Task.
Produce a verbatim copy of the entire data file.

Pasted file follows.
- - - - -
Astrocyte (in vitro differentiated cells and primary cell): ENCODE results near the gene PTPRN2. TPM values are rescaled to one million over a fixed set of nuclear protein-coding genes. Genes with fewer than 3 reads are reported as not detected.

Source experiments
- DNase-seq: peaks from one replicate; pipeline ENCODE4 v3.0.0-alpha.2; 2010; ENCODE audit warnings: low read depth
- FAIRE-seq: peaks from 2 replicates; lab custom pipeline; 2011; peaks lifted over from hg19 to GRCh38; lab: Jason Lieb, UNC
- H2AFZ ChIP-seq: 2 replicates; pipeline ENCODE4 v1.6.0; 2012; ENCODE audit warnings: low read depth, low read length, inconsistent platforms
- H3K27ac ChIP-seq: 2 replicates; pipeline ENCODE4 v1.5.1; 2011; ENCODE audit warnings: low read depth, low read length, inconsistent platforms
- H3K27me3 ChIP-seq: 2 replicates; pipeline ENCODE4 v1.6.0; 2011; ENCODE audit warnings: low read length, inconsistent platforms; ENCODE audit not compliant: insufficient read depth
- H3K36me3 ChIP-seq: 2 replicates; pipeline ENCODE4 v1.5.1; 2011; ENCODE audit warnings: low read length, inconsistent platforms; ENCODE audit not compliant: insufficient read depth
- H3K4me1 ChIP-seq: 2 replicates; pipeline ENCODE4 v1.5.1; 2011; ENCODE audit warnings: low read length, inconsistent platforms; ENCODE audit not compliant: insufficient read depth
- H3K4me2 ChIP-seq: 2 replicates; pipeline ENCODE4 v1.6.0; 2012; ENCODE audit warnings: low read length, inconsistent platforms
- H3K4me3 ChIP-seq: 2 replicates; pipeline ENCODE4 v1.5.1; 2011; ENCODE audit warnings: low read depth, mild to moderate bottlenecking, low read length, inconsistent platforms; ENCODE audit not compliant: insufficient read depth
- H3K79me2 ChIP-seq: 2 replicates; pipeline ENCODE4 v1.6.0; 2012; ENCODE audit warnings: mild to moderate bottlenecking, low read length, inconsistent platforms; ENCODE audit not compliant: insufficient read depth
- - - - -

Astrocyte (in vitro differentiated cells and primary cell): ENCODE results near the gene PTPRN2. TPM values are rescaled to one million over a fixed set of nuclear protein-coding genes. Genes with fewer than 3 reads are reported as not detected.

Source experiments
- DNase-seq: peaks from one replicate; pipeline ENCODE4 v3.0.0-alpha.2; 2010; ENCODE audit warnings: low read depth
- FAIRE-seq: peaks from 2 replicates; lab custom pipeline; 2011; peaks lifted over from hg19 to GRCh38; lab: Jason Lieb, UNC
- H2AFZ ChIP-seq: 2 replicates; pipeline ENCODE4 v1.6.0; 2012; ENCODE audit warnings: low read depth, low read length, inconsistent platforms
- H3K27ac ChIP-seq: 2 replicates; pipeline ENCODE4 v1.5.1; 2011; ENCODE audit warnings: low read depth, low read length, inconsistent platforms
- H3K27me3 ChIP-seq: 2 replicates; pipeline ENCODE4 v1.6.0; 2011; ENCODE audit warnings: low read length, inconsistent platforms; ENCODE audit not compliant: insufficient read depth
- H3K36me3 ChIP-seq: 2 replicates; pipeline ENCODE4 v1.5.1; 2011; ENCODE audit warnings: low read length, inconsistent platforms; ENCODE audit not compliant: insufficient read depth
- H3K4me1 ChIP-seq: 2 replicates; pipeline ENCODE4 v1.5.1; 2011; ENCODE audit warnings: low read length, inconsistent platforms; ENCODE audit not compliant: insufficient read depth
- H3K4me2 ChIP-seq: 2 replicates; pipeline ENCODE4 v1.6.0; 2012; ENCODE audit warnings: low read length, inconsistent platforms
- H3K4me3 ChIP-seq: 2 replicates; pipeline ENCODE4 v1.5.1; 2011; ENCODE audit warnings: low read depth, mild to moderate bottlenecking, low read length, inconsistent platforms; ENCODE audit not compliant: insufficient read depth
- H3K79me2 ChIP-seq: 2 replicates; pipeline ENCODE4 v1.6.0; 2012; ENCODE audit warnings: mild to moderate bottlenecking, low read length, inconsistent platforms; ENCODE audit not compliant: insufficient read depth